The National Learning Institute

Leadership Category

Napoleon

How to structure your organisation – Napoleon had a few clues!

March 21, 2017 No Comments

Andrew O’Keeffe ©2017

Napoleon Bonaparte knew a thing or two about organisational structure. After a coup in 1799 in which he was the major force, he structured the French government so he had a line of sight to seven functions: army, navy, finance, police, justice, home affairs and government.

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Hillary Clinton

Hillary lost NOT because she is a woman

November 18, 2016 No Comments

Paul Vanderbroeck, PhD

Leadership Expert “Helping Leaders Get the Results They Want”.

Hillary lost NOT because she is a woman, but rather because she under leveraged being a woman. For ambitious women leaders there is much to learn from Hillary Clinton’s failure to reach the US Presidency. It would be a shame to draw the wrong conclusions, however.

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Massai

What are the attributes of a good leader?

March 2, 2016 No Comments

Andrew O’Keeffe ©2016

The Maasai culture in East Africa has endured for centuries. What are the key elements of their approach to leadership and what can workplace leaders learn from their approach?

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Leadership and perspective

Power and Perspective – What’s Yours?

February 3, 2016 No Comments

Andrew O’Keeffe ©2016

As we rise to more powerful roles there are a number of blind spots that come with that acquisition of power. If we know the blind spots we can choose to avoid them and be more effective as leaders.    How might this relate to leaders?

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Rugby World Cup

Managing Change – Coming From Behind

November 3, 2015 No Comments

Andrew O’Keeffe ©2015

About a month ago, Sydney hosted the grand final of the National Rugby League. At half time in a close game, the North Queensland Cowboys were down 12-14 to the Brisbane Broncos. As the teams ran back onto the field after half-time, I said to Jude, my wife, “Given ‘loss aversion’, the Cowboys win it from here!” The Cowboys did come from behind and won in a thriller. Why did this happen?

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James L. Jones

Why isn’t good leadership recognised?

November 26, 2013 1 Comment

He goes cycling at lunch time, leaves work early (apparently 7.30 pm is early for Americans) and takes a “bottom up” approach to leadership. Who is he? James L. Jones, President Obama’s national security advisor.

When asked by reporters about other White House officials who work deep into the night, he responded “Congratulations. To me that means you’re not organized“.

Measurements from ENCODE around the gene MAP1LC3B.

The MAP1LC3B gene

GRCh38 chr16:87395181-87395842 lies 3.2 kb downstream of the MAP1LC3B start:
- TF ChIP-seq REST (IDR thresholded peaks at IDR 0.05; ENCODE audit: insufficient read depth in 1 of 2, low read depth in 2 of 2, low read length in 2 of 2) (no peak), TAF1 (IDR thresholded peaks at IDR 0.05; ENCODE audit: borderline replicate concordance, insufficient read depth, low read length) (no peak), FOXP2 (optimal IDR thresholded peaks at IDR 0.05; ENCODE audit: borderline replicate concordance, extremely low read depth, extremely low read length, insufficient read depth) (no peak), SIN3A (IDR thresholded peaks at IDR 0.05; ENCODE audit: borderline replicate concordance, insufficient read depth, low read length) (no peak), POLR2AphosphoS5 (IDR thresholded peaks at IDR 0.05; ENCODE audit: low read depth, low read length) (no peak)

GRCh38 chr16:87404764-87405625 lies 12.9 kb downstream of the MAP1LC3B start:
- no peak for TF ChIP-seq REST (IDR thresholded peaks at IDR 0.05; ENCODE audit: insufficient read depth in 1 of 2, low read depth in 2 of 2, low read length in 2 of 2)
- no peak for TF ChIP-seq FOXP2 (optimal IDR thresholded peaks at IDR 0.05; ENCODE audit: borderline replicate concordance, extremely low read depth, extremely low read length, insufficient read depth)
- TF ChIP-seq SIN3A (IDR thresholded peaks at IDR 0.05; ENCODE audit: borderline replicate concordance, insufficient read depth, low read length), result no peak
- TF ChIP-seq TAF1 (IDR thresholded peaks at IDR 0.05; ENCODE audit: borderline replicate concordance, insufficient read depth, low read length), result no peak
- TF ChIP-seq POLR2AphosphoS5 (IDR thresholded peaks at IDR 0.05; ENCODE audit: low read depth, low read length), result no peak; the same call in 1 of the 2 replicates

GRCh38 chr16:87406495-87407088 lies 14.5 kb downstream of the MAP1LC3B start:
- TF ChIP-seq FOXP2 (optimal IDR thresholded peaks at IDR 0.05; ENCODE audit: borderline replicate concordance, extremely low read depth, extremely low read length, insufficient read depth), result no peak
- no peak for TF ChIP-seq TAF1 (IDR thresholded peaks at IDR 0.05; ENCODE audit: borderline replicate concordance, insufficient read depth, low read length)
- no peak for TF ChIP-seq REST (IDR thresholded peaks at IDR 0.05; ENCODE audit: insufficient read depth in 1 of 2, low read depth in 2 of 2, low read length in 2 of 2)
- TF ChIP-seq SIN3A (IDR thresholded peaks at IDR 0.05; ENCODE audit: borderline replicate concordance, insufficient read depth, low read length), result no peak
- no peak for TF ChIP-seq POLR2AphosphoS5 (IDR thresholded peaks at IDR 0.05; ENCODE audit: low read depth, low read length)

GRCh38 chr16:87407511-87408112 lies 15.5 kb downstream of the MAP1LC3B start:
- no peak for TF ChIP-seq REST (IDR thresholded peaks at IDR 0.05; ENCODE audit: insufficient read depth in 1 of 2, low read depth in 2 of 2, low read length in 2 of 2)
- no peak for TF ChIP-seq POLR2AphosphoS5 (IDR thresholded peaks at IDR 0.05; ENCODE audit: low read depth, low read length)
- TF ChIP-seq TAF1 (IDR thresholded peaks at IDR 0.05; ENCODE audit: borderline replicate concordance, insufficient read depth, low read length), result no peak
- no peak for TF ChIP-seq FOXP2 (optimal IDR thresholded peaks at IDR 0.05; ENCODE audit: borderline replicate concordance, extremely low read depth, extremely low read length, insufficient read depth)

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Olympic torch

A Leadership Lesson from the Olympics

April 1, 2013 No Comments

by Andrew O’Keeffe, Hardwired Humans ©2013

Lately we’ve had a lot of horror stories about sport – drugs, cheating, fighting and so on.  Rarely do we hear some of the good news stories.  Andrew O’Keeffe of Hardwired Humans, draws some good leadership lessons from a recent conversation he had with Sandy Hollway, CEO of the Sydney Olympics.  See what simple principles Hollway followed to make the games so successful.

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Two hats - leadership and management

When to Manage and When to Lead

February 13, 2013 No Comments

By Thomas J. Lee © 2013 Minding Gaps

All too often the terms leader and manager are used interchangeably.  Is there a difference?  Most importantly, does this difference have an impact on management performance?  What does it mean for the everyday manager?

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Trust_Bank-logo-

Another withdrawal from the Trust Bank?

July 6, 2012 1 Comment

As the son of a Banker, I can remember living in country towns where my father (and the other Bankers in town), were highly regarded.  They often served on the committees of the local sporting, charity, religious and many other community organisations.  In fact, although there were probably no research surveys in those days, I would suggest that Bankers were held in as high regard as Doctors, Nurses and Pharmacists – in other words those who looked after our finances were as highly regarded as those who looked after our health. 

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eurozone crisis

Leadership, management and the Eurozone crisis

December 13, 2011 No Comments

As Europe’s governments, particularly Italy and Greece, struggled to manage their debt crisis, an editorial headline from the Financial Times read: “Leaders needed, not just managers”.

I’ve long argued that when one gets appointed to a managerial position, it’s the organisation that gives one the title of “manager”. Then the manager is expected to carry out the responsibilities outlined in the role.

As we all know, this can be done well or not so well depending on the manager’s skill. I liken this appointment to being given a hat or cap by the organisation that is inscribed “manager”. People will then do things for the manager because he or she is wearing the “manager” hat.

But will these people do things well or even exceptionally well for the manager just because of the hat?

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